* Seasonally Adjusted Annual Rate. Source: National Association of Realtors
WASHINGTON, DC - Existing-home sales reached record levels last year, clocking 5.64 million – the highest since before the 2008 housing crash, according to the National Association of Realtors. The number is a key indicator for demand for wood products used for remodeling and some new construction, such as flooring, millwork, doors, windows, and cabinetry.
December continued at an even more torrid pace, with all regions of the U.S. recording double-digit year-over-year growth, according to Lawrence Yun, NAR's chief economist.
"As home sales rose in December, and for 2020 as a whole, we saw sales perform at their highest levels since 2006, despite the pandemic," Yun said. "What's even better is that this momentum is likely to carry into the new year, with more buyers expected to enter the market." In December, the sales pace rose to 6.76 million on a seasonally adjusted basis, the number that would have sold if every month were as busy as December. The 5.64 million figure is the actual number of homes sold during all 12 months of 2020.
Despite dampening factors including a rise in lending rates and a shortage of homes to buy, Yun predicts a continuation of the strong activity that's currently taking place in the housing market and in the overall economy.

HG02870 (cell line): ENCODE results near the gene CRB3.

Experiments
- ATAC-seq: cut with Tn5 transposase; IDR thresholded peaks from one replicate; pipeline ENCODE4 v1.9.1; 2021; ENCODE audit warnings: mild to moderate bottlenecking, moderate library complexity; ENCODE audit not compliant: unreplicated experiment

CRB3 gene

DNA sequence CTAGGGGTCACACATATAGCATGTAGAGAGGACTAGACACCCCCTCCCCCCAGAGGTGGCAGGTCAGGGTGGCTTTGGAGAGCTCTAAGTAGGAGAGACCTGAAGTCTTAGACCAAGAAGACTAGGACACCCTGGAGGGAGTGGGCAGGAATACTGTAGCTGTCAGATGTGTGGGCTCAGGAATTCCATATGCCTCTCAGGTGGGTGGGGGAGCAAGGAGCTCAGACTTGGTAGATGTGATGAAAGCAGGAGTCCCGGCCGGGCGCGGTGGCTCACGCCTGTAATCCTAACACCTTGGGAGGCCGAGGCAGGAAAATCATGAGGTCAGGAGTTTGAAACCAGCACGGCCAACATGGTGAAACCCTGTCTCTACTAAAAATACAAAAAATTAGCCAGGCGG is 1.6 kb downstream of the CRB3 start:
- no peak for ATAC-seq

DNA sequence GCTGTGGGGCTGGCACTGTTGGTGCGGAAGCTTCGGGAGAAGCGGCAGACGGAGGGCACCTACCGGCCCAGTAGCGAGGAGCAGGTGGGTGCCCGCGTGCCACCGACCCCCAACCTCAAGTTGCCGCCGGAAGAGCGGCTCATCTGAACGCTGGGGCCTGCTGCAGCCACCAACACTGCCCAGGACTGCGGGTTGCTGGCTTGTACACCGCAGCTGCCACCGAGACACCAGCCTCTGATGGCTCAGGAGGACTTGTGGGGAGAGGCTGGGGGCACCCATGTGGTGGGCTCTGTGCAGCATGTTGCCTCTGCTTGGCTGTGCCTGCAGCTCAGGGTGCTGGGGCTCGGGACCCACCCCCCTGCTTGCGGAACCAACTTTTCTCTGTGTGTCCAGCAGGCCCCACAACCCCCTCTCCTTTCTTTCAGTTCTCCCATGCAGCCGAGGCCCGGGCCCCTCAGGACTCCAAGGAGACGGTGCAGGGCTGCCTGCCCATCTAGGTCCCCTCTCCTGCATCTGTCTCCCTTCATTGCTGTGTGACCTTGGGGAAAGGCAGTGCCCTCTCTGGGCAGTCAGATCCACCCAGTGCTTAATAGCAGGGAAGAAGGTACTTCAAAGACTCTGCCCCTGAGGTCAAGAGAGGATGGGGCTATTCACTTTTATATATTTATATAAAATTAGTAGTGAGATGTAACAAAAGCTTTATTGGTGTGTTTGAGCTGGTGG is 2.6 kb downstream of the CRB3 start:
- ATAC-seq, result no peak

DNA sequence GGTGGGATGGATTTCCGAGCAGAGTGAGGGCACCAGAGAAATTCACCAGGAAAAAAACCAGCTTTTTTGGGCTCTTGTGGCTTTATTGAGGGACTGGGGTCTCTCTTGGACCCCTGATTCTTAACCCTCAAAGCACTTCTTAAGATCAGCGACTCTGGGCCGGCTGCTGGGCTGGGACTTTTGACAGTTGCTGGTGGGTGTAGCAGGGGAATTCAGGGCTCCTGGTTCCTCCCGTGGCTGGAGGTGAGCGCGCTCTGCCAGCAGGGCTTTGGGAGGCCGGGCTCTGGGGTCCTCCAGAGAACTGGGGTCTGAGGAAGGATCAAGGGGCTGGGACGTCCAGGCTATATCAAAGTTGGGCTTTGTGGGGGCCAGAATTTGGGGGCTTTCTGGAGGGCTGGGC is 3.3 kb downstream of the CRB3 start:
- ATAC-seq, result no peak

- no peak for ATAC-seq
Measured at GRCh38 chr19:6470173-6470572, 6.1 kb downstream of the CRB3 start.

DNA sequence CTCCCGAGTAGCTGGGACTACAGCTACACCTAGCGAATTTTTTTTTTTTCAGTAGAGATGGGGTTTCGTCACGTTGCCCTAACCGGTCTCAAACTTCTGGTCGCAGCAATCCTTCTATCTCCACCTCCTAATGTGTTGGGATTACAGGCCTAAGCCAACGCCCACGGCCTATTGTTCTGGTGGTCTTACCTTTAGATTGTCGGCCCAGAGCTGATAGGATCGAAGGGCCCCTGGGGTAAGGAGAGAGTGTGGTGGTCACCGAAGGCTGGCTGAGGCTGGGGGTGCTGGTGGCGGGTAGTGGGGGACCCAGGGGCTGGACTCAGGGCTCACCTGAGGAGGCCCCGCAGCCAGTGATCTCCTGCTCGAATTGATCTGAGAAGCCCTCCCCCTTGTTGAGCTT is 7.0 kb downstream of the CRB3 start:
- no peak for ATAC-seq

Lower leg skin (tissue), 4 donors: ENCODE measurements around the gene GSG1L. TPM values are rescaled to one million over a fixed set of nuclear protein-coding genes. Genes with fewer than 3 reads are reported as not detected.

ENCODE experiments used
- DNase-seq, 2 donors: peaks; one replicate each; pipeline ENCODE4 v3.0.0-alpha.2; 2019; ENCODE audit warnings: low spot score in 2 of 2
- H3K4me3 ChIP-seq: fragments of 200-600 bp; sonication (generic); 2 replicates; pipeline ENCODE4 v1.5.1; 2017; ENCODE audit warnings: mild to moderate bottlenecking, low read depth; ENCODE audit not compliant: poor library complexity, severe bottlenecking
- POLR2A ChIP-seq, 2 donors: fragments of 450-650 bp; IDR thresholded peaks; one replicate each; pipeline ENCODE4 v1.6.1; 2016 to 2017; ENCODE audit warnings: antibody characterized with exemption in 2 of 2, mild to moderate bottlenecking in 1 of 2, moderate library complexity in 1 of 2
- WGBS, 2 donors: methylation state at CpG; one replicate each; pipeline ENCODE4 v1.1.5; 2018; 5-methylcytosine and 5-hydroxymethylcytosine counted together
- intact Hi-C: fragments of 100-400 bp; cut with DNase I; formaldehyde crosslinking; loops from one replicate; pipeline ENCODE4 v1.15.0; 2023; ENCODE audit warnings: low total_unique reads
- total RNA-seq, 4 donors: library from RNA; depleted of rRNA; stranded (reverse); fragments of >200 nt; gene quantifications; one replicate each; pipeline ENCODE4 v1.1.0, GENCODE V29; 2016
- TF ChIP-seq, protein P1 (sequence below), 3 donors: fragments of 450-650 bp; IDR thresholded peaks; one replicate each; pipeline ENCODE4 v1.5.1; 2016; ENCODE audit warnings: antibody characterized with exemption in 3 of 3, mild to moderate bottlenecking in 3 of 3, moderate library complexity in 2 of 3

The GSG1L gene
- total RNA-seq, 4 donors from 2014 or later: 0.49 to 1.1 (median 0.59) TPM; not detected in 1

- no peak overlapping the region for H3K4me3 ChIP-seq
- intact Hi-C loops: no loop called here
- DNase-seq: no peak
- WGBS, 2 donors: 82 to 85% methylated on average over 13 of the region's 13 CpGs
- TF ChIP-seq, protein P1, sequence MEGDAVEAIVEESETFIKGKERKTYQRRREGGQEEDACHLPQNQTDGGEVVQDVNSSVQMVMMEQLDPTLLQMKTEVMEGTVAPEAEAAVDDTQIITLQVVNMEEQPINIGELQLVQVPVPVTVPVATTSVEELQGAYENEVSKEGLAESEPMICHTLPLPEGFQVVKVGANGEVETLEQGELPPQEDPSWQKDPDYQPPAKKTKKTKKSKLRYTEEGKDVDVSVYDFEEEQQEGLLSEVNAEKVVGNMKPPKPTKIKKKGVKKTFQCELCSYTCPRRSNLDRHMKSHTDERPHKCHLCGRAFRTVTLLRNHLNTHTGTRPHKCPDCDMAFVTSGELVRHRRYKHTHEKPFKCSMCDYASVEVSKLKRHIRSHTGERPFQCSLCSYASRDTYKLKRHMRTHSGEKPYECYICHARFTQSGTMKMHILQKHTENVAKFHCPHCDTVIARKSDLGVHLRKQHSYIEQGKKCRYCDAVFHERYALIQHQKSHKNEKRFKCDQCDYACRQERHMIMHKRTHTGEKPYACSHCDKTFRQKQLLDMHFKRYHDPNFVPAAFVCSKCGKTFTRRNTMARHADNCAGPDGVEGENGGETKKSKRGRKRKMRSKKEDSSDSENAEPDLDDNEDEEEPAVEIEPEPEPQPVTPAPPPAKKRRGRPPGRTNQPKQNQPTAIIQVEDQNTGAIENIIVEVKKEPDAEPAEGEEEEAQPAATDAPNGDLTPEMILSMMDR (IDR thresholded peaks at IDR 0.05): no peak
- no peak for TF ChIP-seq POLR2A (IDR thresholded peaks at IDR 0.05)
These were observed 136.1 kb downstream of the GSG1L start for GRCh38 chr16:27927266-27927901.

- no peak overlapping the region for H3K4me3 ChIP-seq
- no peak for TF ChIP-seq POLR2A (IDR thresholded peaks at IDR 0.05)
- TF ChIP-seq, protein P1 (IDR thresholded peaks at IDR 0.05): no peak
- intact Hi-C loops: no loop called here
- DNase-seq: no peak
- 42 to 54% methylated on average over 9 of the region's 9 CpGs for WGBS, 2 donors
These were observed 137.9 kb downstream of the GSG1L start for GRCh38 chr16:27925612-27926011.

"Although mortgage rates are projected to increase, they will continue to hover near record lows at around 3%," Yun said. "Moreover, expect economic conditions to improve with additional stimulus forthcoming and vaccine distribution already underway."
Unknown is how pandemic-related mortgage relief programs established last March will affect the market longer term. Kevin Palmer, Senior VP at Federal lending agency Freddie Mac says 96% of homeowners who were having trouble have enrolled in such programs. The Biden Administration is already moving to extend protection against foreclosure and eviction even into 2022.
The median existing-home price for all housing types in December was $309,800, up 12.9% from December 2019 ($274,500), as prices increased in every region.
Total housing inventory at the end of December totaled 1.07 million units, down 23% from one year ago. Unsold inventory sits at an all-time low since NAR began tracking it in 1982, with just a 1.9-month supply at the current sales pace. NAR says properties typically remained on the market for 21 days in December, and that first-time buyers were responsible for 31% of sales in December.
"To their credit, homebuilders and construction companies have increased efforts to build, with housing starts hitting an annual rate of near 1.7 million in December, with more focus on single-family homes," Yun said. "However, it will take vigorous new home construction in 2021 and in 2022 to adequately furnish the market to properly meet the demand."
The NAR existing-home sales figures differ from the U.S. Census Bureau's series on new single-family home sales, which focus on new construction, and are based on contracts or the acceptance of a deposit. (In November 2020 the Census Bureau reported 841,000 new home sales.)
Yun says NAR's existing-home sales data account for more than 90% of total home sales, and are based on a large data sample, about 40% of multiple listing service data each month.